Changing Fixed Income Market Conditions Risk. The current historically low interest rate environment was created in part by the Federal Reserve Board (FRB) and certain foreign central banks keeping the federal funds and equivalent foreign rates at or near zero. There is a risk that interest rates will rise when the FRB and central banks raise these rates. This risk is heightened due to the "tapering" of the FRB's quantitative easing program and other similar foreign central bank actions. This tapering and eventual increase in the federal funds and equivalent foreign rates may expose fixed income markets to heightened volatility and reduced liquidity for certain fixed income investments, particularly those with longer maturities. In addition, decreases in fixed income dealer market-making capacity may also potentially lead to heightened volatility and reduced liquidity in the fixed income markets. As a result, the value of the Fund's investments and share price may decline. Changes in central bank policies could also result in higher than normal shareholder redemptions, which could potentially increase portfolio turnover and the Fund's transaction costs.
Collateralized Loan Obligations Risk. In addition to the normal interest rate, default and other risks of fixed income securities, collateralized loan obligations carry additional risks, including the possibility that distributions from collateral securities will not be adequate to make interest or other payments, the quality of the collateral may decline in value or default, the Fund may invest in collateralized loan obligations that are subordinate to other classes, values may be volatile, and disputes with the issuer may produce unexpected investment results.
Credit Risk. The issuer of instruments in which the Fund invests may be unable to meet interest and/or principal payments, thereby causing its instruments to decrease in value and lowering the issuer's credit rating.
Derivatives Risk. The value of a derivative instrument depends largely on (and is derived from) the value of an underlying security, currency, commodity, interest rate, index or other asset (each referred to as an underlying asset). In addition to risks relating to the underlying assets, the use of derivatives may include other, possibly greater, risks, including counterparty, leverage and liquidity risks. Counterparty risk is the risk that the counterparty to the derivative contract will default on its obligation to pay the Fund the amount owed or otherwise perform under the derivative contract. Derivatives create leverage risk because they do not require payment up front equal to the economic exposure created by owning the derivative. As a result, an adverse change in the value of the underlying asset could result in the Fund sustaining a loss that is substantially greater than the amount invested in the derivative, which may make the Fund's returns more volatile and increase the risk of loss. Derivative instruments may also be less liquid than more traditional investments and the Fund may be unable to sell or close out its derivative positions at a desirable time or price. This risk may be more acute under adverse market conditions, during which the Fund may be most in need of liquidating its derivative positions. Derivatives may also be harder to value, less tax efficient and subject to changing government regulation that could impact the Fund's ability to use certain derivatives or their cost. Also, derivatives used for hedging or to gain or limit exposure to a particular market segment may not provide the expected benefits, particularly during adverse market conditions.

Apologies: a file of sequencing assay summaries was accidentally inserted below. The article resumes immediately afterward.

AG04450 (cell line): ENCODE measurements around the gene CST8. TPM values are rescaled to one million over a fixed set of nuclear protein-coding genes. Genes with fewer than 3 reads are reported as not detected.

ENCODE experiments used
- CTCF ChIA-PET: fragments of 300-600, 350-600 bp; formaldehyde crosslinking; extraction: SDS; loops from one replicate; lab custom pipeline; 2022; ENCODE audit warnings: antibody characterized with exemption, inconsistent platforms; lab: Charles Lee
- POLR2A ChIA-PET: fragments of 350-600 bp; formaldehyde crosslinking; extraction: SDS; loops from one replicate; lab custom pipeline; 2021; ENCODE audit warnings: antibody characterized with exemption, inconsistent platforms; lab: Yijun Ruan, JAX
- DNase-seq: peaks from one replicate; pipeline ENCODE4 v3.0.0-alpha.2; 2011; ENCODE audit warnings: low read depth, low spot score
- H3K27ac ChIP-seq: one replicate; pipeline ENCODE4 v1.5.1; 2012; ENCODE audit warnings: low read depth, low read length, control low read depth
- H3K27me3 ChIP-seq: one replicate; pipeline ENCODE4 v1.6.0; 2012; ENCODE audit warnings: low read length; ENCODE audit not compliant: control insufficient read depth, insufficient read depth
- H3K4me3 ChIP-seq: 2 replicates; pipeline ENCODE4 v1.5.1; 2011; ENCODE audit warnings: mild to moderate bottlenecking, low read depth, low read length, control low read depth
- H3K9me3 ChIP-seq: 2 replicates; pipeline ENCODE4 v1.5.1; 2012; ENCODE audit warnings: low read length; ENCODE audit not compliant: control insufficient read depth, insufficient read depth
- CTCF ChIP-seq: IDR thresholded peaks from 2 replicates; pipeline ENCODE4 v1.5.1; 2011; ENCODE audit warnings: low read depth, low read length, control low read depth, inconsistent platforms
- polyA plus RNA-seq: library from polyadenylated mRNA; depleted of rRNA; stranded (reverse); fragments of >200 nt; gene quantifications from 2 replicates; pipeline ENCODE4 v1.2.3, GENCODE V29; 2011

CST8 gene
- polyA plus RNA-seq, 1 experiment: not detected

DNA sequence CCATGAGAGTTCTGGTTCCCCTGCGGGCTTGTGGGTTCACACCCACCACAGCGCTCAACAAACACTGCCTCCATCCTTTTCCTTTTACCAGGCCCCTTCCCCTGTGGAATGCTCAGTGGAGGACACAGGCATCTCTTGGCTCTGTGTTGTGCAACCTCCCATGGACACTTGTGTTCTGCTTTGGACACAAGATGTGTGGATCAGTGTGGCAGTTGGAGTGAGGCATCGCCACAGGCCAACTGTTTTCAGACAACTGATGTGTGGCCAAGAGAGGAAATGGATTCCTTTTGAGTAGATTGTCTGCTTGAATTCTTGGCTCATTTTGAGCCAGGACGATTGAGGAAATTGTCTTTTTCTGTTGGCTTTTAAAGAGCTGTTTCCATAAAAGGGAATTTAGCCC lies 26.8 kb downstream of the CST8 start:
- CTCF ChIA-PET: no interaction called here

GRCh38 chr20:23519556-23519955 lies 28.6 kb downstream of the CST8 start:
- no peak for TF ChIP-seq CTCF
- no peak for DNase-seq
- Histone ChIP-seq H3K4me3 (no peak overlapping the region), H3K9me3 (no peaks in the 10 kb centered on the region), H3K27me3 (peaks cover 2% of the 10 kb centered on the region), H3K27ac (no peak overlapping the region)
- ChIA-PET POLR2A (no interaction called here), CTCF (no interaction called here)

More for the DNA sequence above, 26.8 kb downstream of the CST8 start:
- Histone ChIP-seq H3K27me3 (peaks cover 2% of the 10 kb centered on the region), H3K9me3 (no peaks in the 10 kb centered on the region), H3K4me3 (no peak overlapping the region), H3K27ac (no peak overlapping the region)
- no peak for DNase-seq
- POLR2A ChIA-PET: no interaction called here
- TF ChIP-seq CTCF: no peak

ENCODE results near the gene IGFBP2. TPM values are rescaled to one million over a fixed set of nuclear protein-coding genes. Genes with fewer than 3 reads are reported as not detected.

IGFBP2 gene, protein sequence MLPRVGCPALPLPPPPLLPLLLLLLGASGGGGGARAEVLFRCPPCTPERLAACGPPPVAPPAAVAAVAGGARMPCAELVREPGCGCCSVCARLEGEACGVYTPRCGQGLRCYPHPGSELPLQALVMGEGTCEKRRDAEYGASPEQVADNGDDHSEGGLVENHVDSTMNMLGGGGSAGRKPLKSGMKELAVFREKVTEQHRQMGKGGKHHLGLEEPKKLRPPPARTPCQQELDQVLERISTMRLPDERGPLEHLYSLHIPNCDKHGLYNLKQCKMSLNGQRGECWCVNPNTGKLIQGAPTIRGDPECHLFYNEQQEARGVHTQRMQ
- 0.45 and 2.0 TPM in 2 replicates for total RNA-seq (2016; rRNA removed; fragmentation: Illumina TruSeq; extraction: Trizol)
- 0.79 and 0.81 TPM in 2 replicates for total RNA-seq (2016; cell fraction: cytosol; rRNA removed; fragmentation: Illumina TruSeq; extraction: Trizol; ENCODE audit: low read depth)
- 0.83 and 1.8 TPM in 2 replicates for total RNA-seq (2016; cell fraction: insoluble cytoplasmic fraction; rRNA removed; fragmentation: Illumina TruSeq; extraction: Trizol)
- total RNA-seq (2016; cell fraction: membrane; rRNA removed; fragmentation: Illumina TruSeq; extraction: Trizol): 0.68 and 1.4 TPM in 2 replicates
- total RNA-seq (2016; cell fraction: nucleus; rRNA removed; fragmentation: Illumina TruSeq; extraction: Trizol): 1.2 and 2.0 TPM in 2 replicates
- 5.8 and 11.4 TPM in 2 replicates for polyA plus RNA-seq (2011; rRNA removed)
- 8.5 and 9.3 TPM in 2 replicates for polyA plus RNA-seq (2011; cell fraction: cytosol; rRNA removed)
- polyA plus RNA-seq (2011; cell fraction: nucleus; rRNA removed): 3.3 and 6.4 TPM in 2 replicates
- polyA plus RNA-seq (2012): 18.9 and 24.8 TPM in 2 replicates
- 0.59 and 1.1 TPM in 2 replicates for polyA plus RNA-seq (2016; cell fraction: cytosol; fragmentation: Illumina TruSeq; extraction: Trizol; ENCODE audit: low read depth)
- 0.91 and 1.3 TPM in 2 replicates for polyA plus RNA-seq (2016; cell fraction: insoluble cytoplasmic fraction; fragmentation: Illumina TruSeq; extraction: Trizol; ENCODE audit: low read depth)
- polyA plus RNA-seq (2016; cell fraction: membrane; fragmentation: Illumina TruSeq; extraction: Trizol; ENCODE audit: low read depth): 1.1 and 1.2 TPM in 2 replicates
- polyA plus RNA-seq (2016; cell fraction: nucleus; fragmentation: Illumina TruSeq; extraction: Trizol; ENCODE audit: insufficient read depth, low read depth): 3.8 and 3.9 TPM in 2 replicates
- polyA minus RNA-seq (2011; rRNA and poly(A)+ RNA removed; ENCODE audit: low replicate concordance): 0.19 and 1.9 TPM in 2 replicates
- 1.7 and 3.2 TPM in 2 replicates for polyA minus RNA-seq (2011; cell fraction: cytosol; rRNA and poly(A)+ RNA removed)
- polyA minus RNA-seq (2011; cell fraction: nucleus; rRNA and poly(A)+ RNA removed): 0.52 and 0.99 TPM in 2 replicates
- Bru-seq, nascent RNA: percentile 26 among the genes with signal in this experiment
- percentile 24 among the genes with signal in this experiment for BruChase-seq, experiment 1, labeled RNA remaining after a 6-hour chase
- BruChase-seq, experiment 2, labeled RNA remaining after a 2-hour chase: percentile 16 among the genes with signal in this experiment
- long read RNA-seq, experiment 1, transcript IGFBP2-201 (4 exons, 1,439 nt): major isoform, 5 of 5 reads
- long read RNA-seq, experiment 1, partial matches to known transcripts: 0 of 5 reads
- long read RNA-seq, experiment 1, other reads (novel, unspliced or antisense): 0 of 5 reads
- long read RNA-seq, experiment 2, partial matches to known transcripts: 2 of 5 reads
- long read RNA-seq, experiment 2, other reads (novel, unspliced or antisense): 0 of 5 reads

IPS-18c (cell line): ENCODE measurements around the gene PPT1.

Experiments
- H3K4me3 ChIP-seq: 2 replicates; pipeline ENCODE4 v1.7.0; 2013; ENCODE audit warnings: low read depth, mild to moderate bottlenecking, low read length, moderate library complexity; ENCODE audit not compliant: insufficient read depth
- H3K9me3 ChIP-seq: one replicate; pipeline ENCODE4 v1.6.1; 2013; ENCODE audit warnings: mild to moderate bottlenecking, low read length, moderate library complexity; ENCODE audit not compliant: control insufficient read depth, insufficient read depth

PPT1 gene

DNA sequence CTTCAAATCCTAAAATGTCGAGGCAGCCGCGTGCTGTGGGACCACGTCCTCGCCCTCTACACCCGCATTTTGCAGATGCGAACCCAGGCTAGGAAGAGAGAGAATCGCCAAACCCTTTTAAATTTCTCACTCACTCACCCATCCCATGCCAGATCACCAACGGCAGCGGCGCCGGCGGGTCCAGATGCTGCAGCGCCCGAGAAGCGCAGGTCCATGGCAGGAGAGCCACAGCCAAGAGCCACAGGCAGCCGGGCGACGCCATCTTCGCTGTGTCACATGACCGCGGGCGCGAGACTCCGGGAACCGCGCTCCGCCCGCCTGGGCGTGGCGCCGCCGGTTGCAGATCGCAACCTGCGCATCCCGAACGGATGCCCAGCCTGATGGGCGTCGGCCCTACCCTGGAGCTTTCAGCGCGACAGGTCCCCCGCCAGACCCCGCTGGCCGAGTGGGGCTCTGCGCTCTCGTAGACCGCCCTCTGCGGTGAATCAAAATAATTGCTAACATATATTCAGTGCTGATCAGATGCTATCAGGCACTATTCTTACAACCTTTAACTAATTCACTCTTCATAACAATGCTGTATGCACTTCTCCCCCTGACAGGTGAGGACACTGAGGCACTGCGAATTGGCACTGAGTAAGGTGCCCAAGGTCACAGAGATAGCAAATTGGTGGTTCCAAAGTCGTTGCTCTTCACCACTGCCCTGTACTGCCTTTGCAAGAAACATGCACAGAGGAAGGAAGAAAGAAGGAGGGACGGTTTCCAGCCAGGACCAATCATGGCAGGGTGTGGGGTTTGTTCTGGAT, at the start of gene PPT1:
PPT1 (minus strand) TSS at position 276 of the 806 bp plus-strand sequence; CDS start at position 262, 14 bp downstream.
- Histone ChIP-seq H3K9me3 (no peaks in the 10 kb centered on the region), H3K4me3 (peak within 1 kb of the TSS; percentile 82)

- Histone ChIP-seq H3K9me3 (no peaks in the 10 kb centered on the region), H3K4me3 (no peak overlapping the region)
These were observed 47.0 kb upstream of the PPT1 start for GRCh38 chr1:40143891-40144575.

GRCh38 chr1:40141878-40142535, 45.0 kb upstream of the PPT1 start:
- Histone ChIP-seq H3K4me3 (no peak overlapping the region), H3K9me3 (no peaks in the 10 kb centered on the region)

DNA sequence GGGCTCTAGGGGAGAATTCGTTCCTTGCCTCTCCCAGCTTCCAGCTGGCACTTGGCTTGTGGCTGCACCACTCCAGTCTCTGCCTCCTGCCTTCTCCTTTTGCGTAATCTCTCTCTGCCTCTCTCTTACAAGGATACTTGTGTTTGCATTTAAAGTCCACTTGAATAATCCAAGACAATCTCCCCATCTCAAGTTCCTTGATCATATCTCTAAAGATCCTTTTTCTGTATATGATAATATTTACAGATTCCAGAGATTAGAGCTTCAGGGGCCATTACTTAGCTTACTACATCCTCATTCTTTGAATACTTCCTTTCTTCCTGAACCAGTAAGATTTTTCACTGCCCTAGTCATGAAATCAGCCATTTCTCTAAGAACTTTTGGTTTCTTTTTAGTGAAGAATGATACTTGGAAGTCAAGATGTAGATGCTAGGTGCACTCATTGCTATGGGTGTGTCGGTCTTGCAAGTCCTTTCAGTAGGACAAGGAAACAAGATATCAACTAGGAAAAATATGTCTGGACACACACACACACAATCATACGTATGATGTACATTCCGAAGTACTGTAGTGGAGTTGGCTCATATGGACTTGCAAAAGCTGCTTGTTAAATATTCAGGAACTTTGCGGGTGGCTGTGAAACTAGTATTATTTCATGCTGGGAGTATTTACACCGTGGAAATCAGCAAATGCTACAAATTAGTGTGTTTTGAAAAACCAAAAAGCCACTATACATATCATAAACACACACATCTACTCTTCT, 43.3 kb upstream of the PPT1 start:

Emerging Markets Securities Risk. The prices of securities issued by foreign companies and governments located in emerging market countries may be affected more negatively b y inflation, devaluation of their currencies, higher transaction costs, delays in settlement, adverse political developments, the introduction of capital controls, withholding taxes, nationalization of private assets, expropriation, social unrest, war or lack of timely information than those in developed countries.